see here, guys, there’s a lot of examples of how you could do it at all levels of difficulty. My job as a coach and as a physical therapist
is to A: make sure that you’re doing these first and foremost because if you’re not you’ll
never reach your true potential, I can promise you that. And B: I want to make sure that
you’re doing them the right way in the right progression. I lay it all out for you in our
ATHLEANX training system. No matter what program of ours you’re on, you’re going to be doing
straight arm scapular strength work because I realize just how important it is to the
overall picture, and hopefully now, after this video you see that, too. Again, if you’re looking for that program
– or any of our programs – they’re over at ATHLEANX.com. In the meantime, I hope you
found this video helpful. Let me know below by leaving your comments and let me know what
else it is that you want to see and I’ll do my best to cover it here in the weeks and
months ahead. All right, guys. I’ll see you back here soon.

100 Replies to “Hidden Source of Strength (GET BIGGER FASTER!!)”

  1. Thank you for this video I purchased your athlean x zero program. I am now to the point that I can do push-ups and we'll just wanted to say thanks and will start the program tomorrow.

  2. What is a good lifting cycle? I have heard many different tips from different sources. Even some of the well known sources differentiate with cycles. So I was wondering what you personally think is best.

  3. You mentioned something about "our beginner programs" but I don't see any on the site (all of the DVDs are advanced). Does someone have to contact you directly to see what those consist of?

  4. I broke my right collarbone when I was 14 (27 now) and I always had unequal scapular stability because of this (bad on the left, hilarious on the right lol). I incorporated straight arm pushdowns and noticed the benefits in general (better posture) as well as improved deadlift form although I never stopped and realize these two things are intertwined. Definitely incorporating these into my workouts! Great vid as always!!

    Now that I'm on it, because of my broken collarbone, the socket of the joint makes it hard to press without losing stability and hurting like hell because its narrower, it would be greatly beneficial to me.

  5. Nice..   Just started working out again after 15yrs+ off.  I'm getting a lot out of your videos.  This one particular will take me some time to build up that scapular muscle group.

  6. Jeff is fuckin 40 age aint shit his strength is a 24 year old at his prime real fuckin shit. WHAT 40 YEAR OLD IS BANGING OUT FRONT LEVERS WTF?

  7. Hi Jeff! Would you please make a video about workout for tall guys. i am 6 ft. 2" and i think tall guy´s like me are different in physics ( longer movement ways, less weights..)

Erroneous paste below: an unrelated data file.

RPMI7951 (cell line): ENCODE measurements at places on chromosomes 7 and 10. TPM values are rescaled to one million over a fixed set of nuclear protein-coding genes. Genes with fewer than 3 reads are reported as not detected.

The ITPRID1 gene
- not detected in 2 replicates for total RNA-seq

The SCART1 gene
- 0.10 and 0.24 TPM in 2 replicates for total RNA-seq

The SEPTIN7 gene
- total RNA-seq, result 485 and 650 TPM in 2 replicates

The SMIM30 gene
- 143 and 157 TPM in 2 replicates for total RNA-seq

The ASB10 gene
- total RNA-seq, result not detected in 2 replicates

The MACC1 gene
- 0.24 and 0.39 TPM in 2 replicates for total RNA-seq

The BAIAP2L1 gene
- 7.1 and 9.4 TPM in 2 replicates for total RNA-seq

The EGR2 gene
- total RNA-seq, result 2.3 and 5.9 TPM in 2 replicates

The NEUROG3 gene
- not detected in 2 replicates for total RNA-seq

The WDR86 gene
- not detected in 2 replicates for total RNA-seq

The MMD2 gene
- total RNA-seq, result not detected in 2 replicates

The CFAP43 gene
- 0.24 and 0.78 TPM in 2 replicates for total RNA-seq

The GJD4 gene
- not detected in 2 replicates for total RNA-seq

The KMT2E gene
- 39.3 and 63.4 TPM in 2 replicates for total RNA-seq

i´ll appreciate a lot, if you would! thank you!

  8. Are there risks of putting excessive strain on the front delts leading to possible injury to the rotater-cuffs through any of these exercises? And if so are there ancillary movements that can be done to help prevent such an injury as it might occur? Great Channel by the way… Thanx.

  9. Thank you so so, much Jeff! Thank you for sharing your knowledge. It is incredibly helpful. Fabulous darling;-)

  10. These exercises have similar movements as a shoulder front raise, can you do that to work out your scapula too?

  11. should i be doing as many sets as it takes to reach failure everytime for every lifting move? or can you still grow without going to failure?

  12. Have done the exercise 1 (on the bench) and the push-up-variation for 2 weeks. In the beginning i tought "what is this crap", but after 2 weeks it feels like i can lift a house. Its a strange but good feeling of strongness in the upper body i feel. Hard to explain 🙂

  13. Hey Jeff I have winged scapula I was curious if you could make a video on what exercises require retracting your scapula or even reply to this

    Thanks !!

  14. i can't progress with pull ups …despite of doin' em every day ..can't do more than ten reps …any advice would be welcome

  15. This guy is the best fitness coach. Most of the time only calisthenics athlete talk about straight arm strength. But this guy covered it all in 6 minutes. Massive Respect…..

  16. hey Jeff, training the scapula doesn`t scare me at all!! i never really knew what the scapula was, even though you covered in before in other video`s!! if i thought training the scapula would help me with being able to perform a pull up, i am so there it isn`t funny!! i want to be big and strong just like you Jeff, you are my hero after all!! thank you so much for sharing my friend, with love from Wes!! hugs!!!

  17. I swear I can’t do this right, I always feel that straight arm pull down in my triceps but I keep my arms completely straight. Are there any other workouts that jeff didn’t list here that a beginner could do?

  18. Hello dear Jeff,

    Because u talking about strength and power in above video, can you please tell us how to manage for trade guys. I am a chef and many guys around the world are in different trade work(physiclly demanding construction, plumber, etc) but we want to build ideal physique offcourse. You have made many precious and informative video on exercise and diet. If you have not covered then, can u please tell what to consume in terms of food, pre-work out, manage strength and Energy. Is there a way to come over the exhaust and tiredness after working 8 hours a day and then hit the gym, and Sleeping from 7 to 8 hours max and follow same schedule everyday. Besides all the other excerise problems, this is my current and main issue.

    How to preserve or enhance energy around working class people and still gain the results. Its gets really tiring after work already, being a chef 🙁

  19. Hi. I'm really glad that you have covered trainings for most of body parts, but I couldn't find a work out for fingers and palms. PLEASE MAKE A VIDEO ABOUT FINGER STRENGTH.